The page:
Emergency Call Centre
The emergency call centre service is currently operational for Umiujaq.
Following the death of Constable Steve Déry on March 2, 2013, an investigation by the Commission des normes de l'équité de la santé et de la sécurité du travail (CNESST) was conducted. Their report stated that the KRG violated Section 51(3) of the Act respecting occupational health and safety (CQLR, c. S-2.1) because police officers were answering calls for service. As a result, the CNESST made it mandatory for the KRG to correct the situation. In response to the CNESST’s report, the KRG’s action plan included implementing an emergency call centre for Nunavik.
Since 2013, discussions for implementing a call centre were always ongoing. However, due to the region’s technological constraints, implementing a call centre service had never been possible. It is now possible to implement such a project because of the recent implementation of Tamaani’s fibre-optic internet.
In 2019, a working committee composed of representatives of the Nunavik Police Service, Secrétariat aux affaires autochtones, and the Ministry of Public Security (MSP) was put in place. During the committee’s meetings, it was agreed to evaluate all the options and the scope of the project and to prepare a model that would meet the KRG’s needs. The chosen model was the one in which an already established emergency call centre will answer Nunavik’s police emergency calls for service.
On August 9, 2022, the MSP informed the Nunavik Police Service (NPS) that Québec’s Cabinet approved the Agreement on the Reimbursement of Expenses for the Deployment of a Pilot Project Between the Government of Québec and The Kativik Regional Government for Receiving Emergency Calls From Four Northern Villages.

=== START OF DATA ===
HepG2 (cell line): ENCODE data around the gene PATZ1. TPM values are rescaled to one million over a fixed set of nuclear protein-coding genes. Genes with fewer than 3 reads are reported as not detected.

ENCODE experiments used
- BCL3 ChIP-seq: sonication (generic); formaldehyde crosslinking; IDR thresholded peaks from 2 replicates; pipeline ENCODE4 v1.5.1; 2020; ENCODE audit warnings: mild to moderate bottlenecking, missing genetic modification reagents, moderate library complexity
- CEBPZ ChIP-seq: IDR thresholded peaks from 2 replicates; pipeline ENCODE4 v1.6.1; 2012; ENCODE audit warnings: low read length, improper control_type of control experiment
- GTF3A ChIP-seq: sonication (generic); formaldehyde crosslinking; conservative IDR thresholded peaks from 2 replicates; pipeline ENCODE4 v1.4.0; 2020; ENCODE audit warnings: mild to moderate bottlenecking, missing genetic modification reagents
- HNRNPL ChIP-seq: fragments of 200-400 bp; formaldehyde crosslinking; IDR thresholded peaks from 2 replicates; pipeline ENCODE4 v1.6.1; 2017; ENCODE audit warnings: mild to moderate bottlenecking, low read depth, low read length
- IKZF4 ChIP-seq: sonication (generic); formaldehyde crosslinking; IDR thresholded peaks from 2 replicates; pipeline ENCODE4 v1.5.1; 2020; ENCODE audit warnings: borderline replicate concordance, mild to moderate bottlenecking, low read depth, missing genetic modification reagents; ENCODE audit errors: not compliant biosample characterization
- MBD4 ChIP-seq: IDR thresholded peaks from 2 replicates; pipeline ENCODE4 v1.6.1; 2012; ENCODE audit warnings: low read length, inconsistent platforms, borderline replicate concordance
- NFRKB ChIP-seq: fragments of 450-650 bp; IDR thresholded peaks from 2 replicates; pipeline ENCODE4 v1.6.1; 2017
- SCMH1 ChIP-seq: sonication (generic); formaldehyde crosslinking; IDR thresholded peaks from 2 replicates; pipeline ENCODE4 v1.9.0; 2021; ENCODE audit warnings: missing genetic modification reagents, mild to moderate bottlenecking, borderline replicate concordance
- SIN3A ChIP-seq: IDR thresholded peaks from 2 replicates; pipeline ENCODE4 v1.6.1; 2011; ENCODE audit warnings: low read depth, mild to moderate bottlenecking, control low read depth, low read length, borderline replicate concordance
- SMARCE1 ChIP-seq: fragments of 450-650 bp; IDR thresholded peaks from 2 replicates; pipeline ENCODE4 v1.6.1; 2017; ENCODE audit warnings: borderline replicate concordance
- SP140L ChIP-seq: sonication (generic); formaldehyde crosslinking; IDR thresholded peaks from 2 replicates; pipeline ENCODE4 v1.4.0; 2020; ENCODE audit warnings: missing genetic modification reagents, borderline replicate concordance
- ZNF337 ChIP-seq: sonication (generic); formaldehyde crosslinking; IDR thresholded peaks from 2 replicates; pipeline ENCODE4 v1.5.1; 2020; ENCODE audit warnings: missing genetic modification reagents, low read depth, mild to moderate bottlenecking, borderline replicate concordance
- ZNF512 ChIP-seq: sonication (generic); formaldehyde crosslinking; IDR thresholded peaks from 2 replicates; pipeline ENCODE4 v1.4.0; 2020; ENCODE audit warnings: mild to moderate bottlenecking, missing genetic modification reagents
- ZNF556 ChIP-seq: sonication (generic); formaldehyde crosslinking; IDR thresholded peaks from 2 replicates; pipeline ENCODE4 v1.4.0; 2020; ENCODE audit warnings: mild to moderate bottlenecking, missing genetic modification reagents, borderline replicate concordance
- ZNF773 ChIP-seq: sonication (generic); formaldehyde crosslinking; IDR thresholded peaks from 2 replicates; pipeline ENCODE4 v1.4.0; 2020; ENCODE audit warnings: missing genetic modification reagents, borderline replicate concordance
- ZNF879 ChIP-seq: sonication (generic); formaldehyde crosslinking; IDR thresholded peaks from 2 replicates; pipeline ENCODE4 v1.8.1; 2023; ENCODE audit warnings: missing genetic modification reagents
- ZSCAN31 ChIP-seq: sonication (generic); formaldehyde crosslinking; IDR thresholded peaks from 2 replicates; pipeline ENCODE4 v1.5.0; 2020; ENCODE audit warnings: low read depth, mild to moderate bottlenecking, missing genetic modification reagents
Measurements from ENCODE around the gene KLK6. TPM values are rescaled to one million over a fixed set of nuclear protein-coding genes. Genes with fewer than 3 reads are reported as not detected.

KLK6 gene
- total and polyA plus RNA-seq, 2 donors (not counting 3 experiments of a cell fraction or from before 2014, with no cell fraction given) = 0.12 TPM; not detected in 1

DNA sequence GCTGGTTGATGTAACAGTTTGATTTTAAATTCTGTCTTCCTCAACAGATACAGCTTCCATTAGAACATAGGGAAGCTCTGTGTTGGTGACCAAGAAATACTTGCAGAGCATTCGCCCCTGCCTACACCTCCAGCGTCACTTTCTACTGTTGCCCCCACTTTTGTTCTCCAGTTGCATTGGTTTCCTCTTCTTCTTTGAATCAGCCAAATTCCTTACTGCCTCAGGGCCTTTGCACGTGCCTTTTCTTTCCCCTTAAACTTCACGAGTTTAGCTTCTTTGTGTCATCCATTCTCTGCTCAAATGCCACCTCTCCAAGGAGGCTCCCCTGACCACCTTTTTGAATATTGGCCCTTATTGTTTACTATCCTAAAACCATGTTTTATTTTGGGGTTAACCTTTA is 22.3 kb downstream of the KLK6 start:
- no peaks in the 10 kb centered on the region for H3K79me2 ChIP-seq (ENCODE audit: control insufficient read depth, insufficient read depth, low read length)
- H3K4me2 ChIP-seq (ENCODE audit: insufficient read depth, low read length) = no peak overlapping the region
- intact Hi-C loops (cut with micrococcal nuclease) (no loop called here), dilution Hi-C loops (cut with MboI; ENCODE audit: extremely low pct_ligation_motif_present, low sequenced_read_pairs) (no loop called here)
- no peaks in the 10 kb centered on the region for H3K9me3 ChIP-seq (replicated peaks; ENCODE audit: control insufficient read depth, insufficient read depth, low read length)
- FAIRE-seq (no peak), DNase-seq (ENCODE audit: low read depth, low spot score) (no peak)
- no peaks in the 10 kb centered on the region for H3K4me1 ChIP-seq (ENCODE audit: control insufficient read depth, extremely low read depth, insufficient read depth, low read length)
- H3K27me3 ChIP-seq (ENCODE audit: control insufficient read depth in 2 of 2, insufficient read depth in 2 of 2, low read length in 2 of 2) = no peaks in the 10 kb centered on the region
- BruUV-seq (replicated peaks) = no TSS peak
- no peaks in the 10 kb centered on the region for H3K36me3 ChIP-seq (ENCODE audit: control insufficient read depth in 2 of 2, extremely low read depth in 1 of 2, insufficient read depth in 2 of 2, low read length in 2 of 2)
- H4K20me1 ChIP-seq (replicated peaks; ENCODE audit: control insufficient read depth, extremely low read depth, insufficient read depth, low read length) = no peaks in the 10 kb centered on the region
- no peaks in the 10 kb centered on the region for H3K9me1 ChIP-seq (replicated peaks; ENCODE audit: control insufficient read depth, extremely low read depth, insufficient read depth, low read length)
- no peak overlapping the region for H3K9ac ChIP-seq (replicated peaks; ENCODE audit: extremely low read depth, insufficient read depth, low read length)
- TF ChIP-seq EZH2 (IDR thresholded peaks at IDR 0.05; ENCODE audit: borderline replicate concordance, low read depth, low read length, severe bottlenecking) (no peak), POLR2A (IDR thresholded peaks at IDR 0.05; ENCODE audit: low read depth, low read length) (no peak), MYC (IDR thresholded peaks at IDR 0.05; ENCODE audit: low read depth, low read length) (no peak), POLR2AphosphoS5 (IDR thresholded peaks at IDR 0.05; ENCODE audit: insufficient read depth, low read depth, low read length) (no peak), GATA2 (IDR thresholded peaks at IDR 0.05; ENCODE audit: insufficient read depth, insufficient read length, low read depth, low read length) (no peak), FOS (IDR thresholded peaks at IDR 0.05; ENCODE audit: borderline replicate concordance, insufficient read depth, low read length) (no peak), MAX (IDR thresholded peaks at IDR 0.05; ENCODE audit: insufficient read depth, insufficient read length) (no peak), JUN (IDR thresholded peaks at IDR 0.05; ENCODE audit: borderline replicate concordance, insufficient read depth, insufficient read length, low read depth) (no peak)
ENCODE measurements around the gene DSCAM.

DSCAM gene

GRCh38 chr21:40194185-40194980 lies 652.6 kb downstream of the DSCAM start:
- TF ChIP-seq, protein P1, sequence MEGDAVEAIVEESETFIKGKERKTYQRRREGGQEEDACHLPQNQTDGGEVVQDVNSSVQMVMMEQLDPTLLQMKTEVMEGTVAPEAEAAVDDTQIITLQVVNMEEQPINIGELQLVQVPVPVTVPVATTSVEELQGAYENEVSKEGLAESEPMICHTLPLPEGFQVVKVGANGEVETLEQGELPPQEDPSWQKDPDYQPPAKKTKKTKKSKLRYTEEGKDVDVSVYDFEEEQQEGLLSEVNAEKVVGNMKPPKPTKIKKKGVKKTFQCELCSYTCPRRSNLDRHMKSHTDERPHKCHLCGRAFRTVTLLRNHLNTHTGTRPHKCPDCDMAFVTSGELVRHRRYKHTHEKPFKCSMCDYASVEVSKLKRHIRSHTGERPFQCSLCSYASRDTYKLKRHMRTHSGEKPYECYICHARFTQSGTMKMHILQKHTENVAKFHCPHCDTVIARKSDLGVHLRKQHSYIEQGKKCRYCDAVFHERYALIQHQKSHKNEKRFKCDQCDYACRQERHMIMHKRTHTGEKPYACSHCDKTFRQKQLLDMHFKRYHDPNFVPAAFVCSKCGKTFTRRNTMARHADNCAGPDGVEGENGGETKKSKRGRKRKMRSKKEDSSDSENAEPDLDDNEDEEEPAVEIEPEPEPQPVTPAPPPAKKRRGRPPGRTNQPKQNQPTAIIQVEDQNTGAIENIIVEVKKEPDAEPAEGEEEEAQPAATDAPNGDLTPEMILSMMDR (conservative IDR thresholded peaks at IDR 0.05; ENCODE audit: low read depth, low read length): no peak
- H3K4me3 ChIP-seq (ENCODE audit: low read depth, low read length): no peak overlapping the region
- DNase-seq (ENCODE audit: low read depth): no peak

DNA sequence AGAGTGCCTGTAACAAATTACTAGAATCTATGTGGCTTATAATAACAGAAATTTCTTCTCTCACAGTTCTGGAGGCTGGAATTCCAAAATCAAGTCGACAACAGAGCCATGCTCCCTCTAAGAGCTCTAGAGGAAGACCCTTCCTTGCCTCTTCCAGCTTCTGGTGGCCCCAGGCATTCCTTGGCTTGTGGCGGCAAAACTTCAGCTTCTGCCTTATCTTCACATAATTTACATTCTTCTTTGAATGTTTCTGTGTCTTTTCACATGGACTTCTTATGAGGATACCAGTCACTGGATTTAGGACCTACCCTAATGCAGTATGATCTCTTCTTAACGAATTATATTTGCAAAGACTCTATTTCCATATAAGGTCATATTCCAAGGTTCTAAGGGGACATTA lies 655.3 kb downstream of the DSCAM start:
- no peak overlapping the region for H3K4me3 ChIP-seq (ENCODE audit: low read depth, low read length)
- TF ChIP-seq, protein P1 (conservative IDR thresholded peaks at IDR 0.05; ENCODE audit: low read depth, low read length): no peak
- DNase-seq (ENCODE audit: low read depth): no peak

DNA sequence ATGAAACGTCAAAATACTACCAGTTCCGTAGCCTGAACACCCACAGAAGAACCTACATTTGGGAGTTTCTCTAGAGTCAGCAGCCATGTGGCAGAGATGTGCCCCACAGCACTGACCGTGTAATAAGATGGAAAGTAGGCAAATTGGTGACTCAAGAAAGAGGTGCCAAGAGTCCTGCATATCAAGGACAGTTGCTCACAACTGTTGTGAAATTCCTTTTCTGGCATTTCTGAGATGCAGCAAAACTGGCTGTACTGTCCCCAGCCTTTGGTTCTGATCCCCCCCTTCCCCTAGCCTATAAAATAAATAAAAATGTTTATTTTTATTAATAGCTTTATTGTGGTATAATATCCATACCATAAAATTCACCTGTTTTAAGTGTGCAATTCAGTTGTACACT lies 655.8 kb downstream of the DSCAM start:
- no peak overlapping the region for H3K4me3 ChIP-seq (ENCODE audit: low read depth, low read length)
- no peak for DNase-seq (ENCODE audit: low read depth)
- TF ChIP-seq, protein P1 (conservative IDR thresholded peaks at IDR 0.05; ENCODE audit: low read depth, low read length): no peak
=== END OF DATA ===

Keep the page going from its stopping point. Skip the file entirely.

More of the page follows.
The Agreement sets out the terms and conditions of Québec’s payment of a financial contribution of up to $900,000 to the KRG for a one-year pilot project for receiving emergency calls from Nunavik.
The approval allows the NPS to start the project in the Northern Villages of Kuujjuaraapik, Umiujaq, Inukjuak and Puvirnituq. The City of Saint-Eustache’s Emergency Call Centre was chosen because it can offer Nunavimmiut a professional service and best fits with the NPS’s operational needs. The operators will answer Nunavimmiut’s calls, then dispatch the police officers to the location where the assistance is needed.
The benefits of using a call centre include:
- Compliance with the Act respecting occupational health and safety;
- Saint-Eustache’s call centre must follow the established provincial standards when answering emergency calls;
- The same emergency phone numbers will be used to get assistance from police officers: 819-XXX-9111;
- Dispatchers with specialized training will answer the calls 24 hours per day, 7 days per week (24/7);
- Inuktitut translation will be available for callers who don’t speak English or French;
- The appropriate resources will be dispatched with a reduced delay (e.g. for a person who calls the police emergency line for a fire, the dispatcher can send the firefighters and police officers simultaneously);
- Reduced delay in obtaining additional resources (e.g. the police officer can ask the dispatcher to call an ambulance or the first responders);
- All calls are recorded and can be replayed;
- The NPS supervisors will do follow-ups regarding all calls received at the call centre.
Frequently Asked Questions
Kuujjuaraapik, Umiujaq, Inukjuak, and Puvirnituq will be served by the call centre.
In Umiujaq, the call centre will be operational on March 6, 2023. The service will gradually be implemented in the other three northern villages. The second northern village to be operational will be Kuujjuaraapik, but a date has not yet been chosen.
There is no change in the way to contact the Nunavik Police Service in an emergency. Dial the same 10-digit number you are used to calling: (819) _ _ _ – 9111.
Your call will be answered by an operator working for the Saint-Eustache emergency call centre. The operator will ask you:
Where? Where are you? Where is the scene?
What? What happened?
Who? Who’s involved? Is anyone hurt?
When? When did it happen? Is it going on right now?
Why? Follow-up questions
Let the operator control the conversation and answer all questions as best you can. Stay on the line until you are told to hang up. Remain calm and be patient.
No. The operator will dispatch the information to the police officer while you are on the phone with them. The police officer will have the necessary information and will be better prepared to help you in an emergency.
No. You must use the same 10-digit number that you’re already used to contact the police in an emergency: (819) _ _ _ – 9111. Bell Canada does not offer 911 service in Nunavik.
The four northern villages were selected because of the availability of Tamaani’s fibre optic internet. It is the NPS’s goal to make the service available in all 14 NVs when the technology will make it possible to do so.